I have no doubt at all that you're a reasonable, intelligent,and knowledgeable man. But I also have no doubt that your memory on this subject is flawed in some way. Perhaps you're remembering pennies or something, I sure don't know, but I know that there was no numismatic or other interest in quarters in 1982. It's even possible that you lived in a little cluster of interest but there were no offers to buy or sell these coins in the numismatic press. Julian Jarvis in Greencastle Indiana distributed at least a bag and perhaps a little more through about 1985. He ran weekly ads for many years. I think it was Arlan Kramer in Pennsylvania who also ran ads from time to time but I don't recall him selling this date. I did see a few of the privately produced sets for sale in my travels and always poked through them, but there were no ads that I can recall in the numismatic press to sell them.

 

Clads were way under the radar.

 

As I mentioned there weren't even folders in production for clads at that time.

 

well, let's see- I broke my leg at 11 months of age and remember doing it. I remember learning to walk again after it healed. I remember my entire childhood and I remember almost every person I ever met. I remember every important coin I ever owned. I remember every country I ever visited and the conversations with the people I met there. I remember shipmates that I met in the Navy and I have been out since 1991. I even remembered everything I learned in my equipment pubs and schematics in my Navy training, so well that when I took my final performance test on the massive (component wise) missile radar system I trained on for the Navy, I remembered them to the point that I didn't open them during the test, saving me precious minutes in finding the problems and correcting them in record time. The instructor told me no one had ever attempted that and had bet me beforehand that I wouldn't ace the test. I didn't- he was so disappointed at losing his bet that he hit me for five points for not opening the pubs, but I did remember them and I did find all the problems so I think that demonstrates the capacity and accuracy of my memory.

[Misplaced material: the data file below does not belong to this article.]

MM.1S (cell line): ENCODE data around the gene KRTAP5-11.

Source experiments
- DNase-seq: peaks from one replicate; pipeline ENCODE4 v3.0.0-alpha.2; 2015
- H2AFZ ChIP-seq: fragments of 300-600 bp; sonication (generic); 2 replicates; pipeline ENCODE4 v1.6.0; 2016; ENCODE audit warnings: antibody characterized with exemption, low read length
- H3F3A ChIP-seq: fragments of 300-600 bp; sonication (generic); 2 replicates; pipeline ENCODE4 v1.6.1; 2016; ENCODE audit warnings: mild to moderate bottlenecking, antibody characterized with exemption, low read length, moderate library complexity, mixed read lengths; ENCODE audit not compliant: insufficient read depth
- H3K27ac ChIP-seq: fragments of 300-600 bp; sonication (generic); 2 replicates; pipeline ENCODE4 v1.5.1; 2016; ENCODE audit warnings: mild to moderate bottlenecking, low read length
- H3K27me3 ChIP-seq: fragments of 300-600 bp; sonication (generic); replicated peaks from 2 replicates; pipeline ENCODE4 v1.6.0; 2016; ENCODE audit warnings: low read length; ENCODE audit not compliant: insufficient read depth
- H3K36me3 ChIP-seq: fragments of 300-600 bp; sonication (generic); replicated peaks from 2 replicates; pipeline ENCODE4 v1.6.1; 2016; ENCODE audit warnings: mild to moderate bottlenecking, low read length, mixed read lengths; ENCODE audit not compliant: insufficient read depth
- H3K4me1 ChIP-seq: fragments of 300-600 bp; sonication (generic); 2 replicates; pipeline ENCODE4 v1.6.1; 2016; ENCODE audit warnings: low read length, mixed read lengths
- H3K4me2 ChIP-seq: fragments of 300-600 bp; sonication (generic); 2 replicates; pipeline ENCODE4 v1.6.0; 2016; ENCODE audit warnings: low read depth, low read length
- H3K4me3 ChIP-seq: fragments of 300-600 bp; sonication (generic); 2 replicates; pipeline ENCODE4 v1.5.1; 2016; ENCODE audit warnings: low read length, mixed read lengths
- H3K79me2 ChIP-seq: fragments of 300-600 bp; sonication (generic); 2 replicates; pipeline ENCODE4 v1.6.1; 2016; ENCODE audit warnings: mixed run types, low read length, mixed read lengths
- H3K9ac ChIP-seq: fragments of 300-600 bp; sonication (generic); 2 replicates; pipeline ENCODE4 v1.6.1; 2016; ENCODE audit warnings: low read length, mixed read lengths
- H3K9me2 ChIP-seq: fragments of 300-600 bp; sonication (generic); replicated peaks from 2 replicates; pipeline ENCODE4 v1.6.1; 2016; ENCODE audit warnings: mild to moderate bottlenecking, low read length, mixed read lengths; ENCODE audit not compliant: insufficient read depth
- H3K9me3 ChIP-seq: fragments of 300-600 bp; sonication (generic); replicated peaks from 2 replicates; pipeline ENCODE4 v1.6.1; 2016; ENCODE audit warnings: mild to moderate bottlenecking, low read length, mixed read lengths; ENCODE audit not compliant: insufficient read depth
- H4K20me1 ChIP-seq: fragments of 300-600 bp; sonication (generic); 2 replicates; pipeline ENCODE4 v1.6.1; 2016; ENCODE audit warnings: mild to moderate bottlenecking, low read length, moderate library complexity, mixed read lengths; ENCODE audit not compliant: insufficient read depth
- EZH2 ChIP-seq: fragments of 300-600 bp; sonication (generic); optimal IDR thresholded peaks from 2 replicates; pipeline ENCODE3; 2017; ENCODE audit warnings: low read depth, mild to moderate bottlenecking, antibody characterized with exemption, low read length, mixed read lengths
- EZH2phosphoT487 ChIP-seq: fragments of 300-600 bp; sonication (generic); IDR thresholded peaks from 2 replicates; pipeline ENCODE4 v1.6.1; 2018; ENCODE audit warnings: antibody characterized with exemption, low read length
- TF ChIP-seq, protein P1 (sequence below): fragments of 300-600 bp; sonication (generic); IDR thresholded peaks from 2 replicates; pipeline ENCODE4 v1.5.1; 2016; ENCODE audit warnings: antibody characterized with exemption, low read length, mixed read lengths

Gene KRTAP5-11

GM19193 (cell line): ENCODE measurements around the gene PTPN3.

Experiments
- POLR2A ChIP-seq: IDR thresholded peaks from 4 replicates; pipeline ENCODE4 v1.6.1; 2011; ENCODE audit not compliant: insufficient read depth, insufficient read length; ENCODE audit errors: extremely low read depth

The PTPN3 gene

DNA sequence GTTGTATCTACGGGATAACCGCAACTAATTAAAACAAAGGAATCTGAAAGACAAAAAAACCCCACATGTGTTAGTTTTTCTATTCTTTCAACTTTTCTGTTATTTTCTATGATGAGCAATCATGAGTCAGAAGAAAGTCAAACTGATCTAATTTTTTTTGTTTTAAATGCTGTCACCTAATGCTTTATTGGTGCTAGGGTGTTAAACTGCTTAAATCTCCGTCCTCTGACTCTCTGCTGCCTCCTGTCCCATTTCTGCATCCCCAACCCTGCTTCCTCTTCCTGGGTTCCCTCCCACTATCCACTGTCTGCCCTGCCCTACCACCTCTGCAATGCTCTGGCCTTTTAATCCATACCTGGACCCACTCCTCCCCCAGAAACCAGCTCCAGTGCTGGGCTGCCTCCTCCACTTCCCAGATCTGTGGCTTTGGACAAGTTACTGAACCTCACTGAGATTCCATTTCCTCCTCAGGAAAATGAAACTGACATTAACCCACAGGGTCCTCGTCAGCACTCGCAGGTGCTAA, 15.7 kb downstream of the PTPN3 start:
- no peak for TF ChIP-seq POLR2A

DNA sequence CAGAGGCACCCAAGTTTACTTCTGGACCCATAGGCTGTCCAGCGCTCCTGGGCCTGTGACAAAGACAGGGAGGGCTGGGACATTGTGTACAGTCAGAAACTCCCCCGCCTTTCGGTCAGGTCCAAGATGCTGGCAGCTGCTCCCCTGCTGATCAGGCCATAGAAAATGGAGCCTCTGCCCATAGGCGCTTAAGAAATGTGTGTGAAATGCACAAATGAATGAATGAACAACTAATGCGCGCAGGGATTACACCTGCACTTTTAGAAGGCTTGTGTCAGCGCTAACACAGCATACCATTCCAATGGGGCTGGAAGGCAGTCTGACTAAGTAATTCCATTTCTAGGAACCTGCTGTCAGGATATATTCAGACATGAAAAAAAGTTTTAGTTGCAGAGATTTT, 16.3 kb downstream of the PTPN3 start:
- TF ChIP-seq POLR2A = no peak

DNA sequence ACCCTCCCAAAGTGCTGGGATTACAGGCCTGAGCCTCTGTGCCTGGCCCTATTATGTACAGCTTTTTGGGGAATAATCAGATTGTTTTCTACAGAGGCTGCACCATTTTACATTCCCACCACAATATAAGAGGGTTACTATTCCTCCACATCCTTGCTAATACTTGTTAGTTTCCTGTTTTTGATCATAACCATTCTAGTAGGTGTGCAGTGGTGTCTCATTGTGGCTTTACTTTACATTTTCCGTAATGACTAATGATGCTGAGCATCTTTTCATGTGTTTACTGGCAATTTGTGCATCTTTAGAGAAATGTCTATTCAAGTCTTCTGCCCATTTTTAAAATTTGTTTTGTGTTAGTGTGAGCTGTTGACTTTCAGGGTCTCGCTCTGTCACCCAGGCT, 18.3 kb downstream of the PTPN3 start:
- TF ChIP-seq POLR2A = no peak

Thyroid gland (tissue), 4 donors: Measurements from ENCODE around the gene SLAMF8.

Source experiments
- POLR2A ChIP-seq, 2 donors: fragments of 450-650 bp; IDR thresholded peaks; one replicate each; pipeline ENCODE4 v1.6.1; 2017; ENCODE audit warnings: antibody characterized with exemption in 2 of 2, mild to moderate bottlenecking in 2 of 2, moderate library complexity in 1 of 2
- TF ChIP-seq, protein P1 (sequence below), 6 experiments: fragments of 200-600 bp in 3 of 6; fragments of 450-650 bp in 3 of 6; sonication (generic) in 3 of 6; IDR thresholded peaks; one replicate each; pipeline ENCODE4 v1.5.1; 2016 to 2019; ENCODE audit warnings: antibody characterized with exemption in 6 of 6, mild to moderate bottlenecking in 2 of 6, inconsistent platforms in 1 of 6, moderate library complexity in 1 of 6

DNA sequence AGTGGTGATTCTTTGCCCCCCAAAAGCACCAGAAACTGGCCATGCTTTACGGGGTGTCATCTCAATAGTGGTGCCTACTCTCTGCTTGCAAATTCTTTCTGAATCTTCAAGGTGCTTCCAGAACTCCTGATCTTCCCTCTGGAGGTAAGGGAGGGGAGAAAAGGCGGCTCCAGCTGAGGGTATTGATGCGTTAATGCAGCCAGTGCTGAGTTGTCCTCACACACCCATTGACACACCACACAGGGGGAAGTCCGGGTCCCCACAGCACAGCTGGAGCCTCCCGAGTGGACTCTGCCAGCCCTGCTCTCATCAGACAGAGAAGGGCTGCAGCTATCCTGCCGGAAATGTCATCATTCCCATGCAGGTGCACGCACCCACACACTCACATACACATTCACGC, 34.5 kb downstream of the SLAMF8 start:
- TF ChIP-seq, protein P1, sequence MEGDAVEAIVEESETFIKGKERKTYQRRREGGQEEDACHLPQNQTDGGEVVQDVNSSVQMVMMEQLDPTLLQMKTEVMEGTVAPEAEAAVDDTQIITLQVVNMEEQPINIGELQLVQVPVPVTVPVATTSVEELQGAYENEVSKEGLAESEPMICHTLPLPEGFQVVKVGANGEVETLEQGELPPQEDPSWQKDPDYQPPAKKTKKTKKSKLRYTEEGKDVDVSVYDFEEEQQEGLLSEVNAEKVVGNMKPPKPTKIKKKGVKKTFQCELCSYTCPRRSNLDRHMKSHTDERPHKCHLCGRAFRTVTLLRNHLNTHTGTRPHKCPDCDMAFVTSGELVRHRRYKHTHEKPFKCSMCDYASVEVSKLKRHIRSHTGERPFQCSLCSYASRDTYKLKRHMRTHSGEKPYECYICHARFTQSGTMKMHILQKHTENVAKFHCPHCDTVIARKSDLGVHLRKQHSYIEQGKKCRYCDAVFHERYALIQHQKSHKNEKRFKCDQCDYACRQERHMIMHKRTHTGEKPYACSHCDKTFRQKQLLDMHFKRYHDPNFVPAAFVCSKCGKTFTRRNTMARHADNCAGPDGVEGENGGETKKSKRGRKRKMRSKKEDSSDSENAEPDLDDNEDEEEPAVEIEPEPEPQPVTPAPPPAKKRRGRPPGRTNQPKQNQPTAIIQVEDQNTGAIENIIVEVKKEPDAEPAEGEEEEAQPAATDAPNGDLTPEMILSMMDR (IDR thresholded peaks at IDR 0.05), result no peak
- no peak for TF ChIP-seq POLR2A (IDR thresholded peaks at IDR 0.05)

I told you I worked behind the counter in the coin shop I mentioned- I am absolutely certain that BU quarters were collected as much as any other series, clads and silvers alike. And why would you think I'd confuse large quarters with tiny cents of a different color? It would take a insufficiently_thoughtful_person to make a mistake like that. As for advertisements for clads- advertising space is very expensive so why would mainstream dealers waste much space on these when they had plenty of important and much more profitable coins to sell? I'll bet you never owned and operated a business in your life either or you might have considered that.